Similar to ink printers, braille embossers emboss braille characters onto paper for tactile reading by a blind reader. They can be for personal use at home, the office, or mass production. This publication provides an alphabetical listing of braille embossers currently available for sale. It also lists the vendors who sell braille embossing appliances. In addition, it discusses specialized braille paper, braille translation software, and sources to purchase these items. A selection of references and resources is provided as well.
Prices given are subject to change without notice and do not include shipping and handling or other charges that may be incurred. Please contact the vendors directly to verify current prices and product specifications.
Items listed are not part of the National Library Service for the Blind and Print Disabled program, and their listing does not imply endorsement.
Note: CPS means Characters Per Second; DPI means Dots Per Inch.
- Braille Embossers
- Braille Translation Software
- Braille Paper
- Sources for Braille Paper
- Sources for Braille Embossers
- Sources for Translation Software
- Selected Resources
Braille embossers emboss information that they receive from computers, braille notetakers, mobile devices, or flash drives onto specialized heavyweight paper. Braille embossers can emboss single-sided or double-sided (called interpoint) and can produce 6- or 8-dot braille. Speed of printing, line width, and weight of braille paper are all differentiating factors for embossers.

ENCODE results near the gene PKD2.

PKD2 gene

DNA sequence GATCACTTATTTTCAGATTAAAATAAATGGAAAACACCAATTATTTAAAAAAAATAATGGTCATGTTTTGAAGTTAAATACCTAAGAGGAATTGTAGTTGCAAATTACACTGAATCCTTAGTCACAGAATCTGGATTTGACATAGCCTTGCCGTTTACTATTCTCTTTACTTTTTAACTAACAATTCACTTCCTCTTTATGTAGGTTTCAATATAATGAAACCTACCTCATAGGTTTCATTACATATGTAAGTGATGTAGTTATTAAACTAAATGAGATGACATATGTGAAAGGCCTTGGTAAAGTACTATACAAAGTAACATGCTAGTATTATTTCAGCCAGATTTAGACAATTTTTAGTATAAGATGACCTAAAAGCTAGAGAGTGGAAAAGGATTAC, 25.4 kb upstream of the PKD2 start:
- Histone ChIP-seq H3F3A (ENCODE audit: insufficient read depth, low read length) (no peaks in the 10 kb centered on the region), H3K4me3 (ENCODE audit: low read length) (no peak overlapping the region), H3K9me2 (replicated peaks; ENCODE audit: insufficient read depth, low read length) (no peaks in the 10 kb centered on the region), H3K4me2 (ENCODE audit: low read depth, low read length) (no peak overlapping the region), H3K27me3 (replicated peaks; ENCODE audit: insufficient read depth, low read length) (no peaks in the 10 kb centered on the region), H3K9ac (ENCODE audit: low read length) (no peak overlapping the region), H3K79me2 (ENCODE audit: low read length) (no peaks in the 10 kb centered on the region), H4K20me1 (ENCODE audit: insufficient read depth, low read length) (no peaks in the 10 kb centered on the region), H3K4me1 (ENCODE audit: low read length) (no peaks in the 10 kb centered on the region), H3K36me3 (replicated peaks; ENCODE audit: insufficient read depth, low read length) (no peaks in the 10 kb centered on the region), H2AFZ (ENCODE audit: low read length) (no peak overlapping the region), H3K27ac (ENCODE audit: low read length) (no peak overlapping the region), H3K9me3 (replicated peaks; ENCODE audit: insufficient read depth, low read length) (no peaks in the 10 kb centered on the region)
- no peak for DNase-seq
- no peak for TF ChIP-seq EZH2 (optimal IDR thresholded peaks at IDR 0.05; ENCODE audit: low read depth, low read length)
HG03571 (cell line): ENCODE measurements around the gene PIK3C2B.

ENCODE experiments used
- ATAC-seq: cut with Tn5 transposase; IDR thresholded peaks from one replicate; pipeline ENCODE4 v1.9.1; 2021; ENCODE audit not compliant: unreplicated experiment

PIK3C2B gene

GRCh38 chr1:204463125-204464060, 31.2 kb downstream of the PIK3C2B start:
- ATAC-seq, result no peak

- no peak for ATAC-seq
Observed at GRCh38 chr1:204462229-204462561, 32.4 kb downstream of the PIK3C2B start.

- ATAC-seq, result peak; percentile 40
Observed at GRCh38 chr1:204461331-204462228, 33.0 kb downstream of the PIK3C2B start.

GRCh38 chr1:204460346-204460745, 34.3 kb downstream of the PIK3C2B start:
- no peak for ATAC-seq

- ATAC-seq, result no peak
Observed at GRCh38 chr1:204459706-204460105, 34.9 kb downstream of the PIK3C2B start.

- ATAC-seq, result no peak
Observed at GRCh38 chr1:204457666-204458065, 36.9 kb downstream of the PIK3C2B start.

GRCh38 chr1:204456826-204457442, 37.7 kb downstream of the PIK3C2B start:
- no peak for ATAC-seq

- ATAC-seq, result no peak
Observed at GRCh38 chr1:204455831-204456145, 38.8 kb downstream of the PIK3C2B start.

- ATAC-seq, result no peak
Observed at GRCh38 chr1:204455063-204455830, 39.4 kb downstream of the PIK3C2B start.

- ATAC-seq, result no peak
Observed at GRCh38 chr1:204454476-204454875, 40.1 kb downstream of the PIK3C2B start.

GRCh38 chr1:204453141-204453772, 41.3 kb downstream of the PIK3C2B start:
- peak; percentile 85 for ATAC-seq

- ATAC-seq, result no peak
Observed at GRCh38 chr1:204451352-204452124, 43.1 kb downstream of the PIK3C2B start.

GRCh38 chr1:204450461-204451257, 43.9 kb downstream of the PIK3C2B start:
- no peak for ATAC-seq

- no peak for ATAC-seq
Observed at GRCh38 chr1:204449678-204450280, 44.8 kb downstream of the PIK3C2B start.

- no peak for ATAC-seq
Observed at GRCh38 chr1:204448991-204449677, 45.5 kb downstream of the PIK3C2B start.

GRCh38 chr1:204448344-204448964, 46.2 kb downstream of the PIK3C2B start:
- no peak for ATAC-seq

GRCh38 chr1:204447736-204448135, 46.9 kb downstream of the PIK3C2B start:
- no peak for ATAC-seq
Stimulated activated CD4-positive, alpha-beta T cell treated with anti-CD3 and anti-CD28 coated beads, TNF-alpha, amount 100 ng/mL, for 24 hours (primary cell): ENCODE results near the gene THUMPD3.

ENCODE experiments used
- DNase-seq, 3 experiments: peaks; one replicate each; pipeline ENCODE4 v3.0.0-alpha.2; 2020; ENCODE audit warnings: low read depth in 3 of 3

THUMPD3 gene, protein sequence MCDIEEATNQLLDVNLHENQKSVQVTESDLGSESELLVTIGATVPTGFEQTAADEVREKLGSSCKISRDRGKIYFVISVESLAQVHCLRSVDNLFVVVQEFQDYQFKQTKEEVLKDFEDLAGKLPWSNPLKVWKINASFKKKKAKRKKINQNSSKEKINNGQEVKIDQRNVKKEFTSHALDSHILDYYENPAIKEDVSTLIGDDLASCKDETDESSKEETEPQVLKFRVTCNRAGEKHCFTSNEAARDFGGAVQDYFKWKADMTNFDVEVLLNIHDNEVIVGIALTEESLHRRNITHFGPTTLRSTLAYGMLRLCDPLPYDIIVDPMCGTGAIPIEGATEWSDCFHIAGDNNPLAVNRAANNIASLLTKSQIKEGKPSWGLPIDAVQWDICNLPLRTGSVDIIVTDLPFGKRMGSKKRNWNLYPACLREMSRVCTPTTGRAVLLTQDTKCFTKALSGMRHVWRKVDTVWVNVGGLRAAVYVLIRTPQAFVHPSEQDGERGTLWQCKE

BL-1000 Braille Labeler (Enabling Technologies)
Creates sturdy, transparent labels with Windows-based computers and is compatible with screen-reading software. Comes with the Braille Labeler Utility, which translates text into braille and sends it to the labeler. Weighs 2 lb.
Enabling Technologies: contact for pricing
BrailleBox (Index Braille)
Embosses interpoint braille at 300 CPS (approximately 1,000 pages per hour) on braille paper up to 17 by 11 inches in size. In addition to embossing on braille paper, is capable of brailling labels, business cards, and other media. Has a graphic printing capacity of 50 DPI. Equipped with wireless and Bluetooth capability, the ability to emboss material from a USB drive, and the capability to automatically translate text items into braille. Comes with a sound buffering cabinet to reduce noise output. Has menu buttons with print and braille description as well as speech feedback in multiple languages. Also has the capability to create tactile graphics. Uses single sheets of paper instead of tractor-fed paper. Weighs 150 lb.
Embosses single-sided braille at 25 CPS. Small and portable. Can produce tactile graphics. Users can add wireless embossers through GoBraille.
Irie AT: $1,495–3,243
Braille Express 150